Today I received a call from Hayat Norime from TDN, asking me two questions, one on the coal terminal and the other on the homeless, as a follow-up to the League Of Women's forum this past Sunday.
The first question was to ask whether I supported the coal terminal. I guess I wasn't clear on that at the forum? The next question was what I would do about the homeless problem.
Regarding the coal terminal, I was puzzled. What did I need to say that I had not already said at the forum?
About the homeless issue, I also was puzzled. Am I supposed to have a cure for a problem that has vexed society for decades? How can I communicate that the homeless problem is one largely self-inflicted injury that society tends to facilitate by subsidizing the homeless? How can I get people not to think of me as a neanderthal when I suggest that the solution is not found in the government?
So, I wrote this email to Hayat to try to give my thoughts a little more perspective and organization.
The idea that any person or business needs government permission to develop their property is backwards. Instead of the individual or business having to justify why they may proceed with their plans, it is the government that needs to PROVE that the proposal is flawed. Millennium already has spent around $12 million to develop an EIS and there is still opposition by parties who cannot accept a conclusion contrary to their wishes. The government should not let Millennium be further extorted, especially at the hands of a group who, having their own interests firmly in mind, choose to deny opportunities for others.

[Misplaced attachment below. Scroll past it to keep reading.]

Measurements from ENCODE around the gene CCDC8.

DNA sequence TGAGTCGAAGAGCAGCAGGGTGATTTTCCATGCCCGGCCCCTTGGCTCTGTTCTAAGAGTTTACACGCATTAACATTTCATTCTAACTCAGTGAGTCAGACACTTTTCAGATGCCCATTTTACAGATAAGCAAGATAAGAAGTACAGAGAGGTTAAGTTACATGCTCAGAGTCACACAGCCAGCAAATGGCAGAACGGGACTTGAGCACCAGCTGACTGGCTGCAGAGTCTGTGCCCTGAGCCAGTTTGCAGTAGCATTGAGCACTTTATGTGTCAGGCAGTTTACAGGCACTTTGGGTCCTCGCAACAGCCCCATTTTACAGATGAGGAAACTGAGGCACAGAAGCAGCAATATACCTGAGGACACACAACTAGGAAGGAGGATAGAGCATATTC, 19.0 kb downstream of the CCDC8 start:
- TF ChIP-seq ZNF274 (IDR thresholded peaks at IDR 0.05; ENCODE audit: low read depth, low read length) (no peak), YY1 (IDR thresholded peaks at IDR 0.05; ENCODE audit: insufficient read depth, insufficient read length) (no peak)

As I mentioned at the forum, the US Government has spent trillions of dollars since 1965 on the “war” on poverty. The end result is no progress or negative progress. That should be clue enough that the usual recipes, such as make housing affordable, don’t work. There is so much wrong with the current thinking that I’ll just highlight a few points.
If you subsidize homelessness, you will get more of it. Giving people money outright is a great mistake.
Government has no money, so when it gives to the homeless, it must take from someone who works for a living. There is NOTHING fair about that.
Government charity is neither compassionate nor efficient. The private entities, typically religious organizations do a better job than the government ever can. Compassion is owed to the citizens who produce and take care of themselves.
The attitude that people receiving welfare should be treated with dignity is counter-productive. Taking from someone else is not dignified. Their claimed self-esteem is not directly our concern.
For whatever changes in programs I would advocate, a phased in approach is necessary. Although a proposal might require a drastic change, it is unfair to enact change without giving people time to adjust to the new direction. That being said, I would start with working with the various agencies for the homeless and pressure them for consolidation of effort and for a direction that establishes guidelines that has rules that keep people off the street if they receive support. Workfare is the concept.
Unless we change our assumptions and try new approaches, we will fail.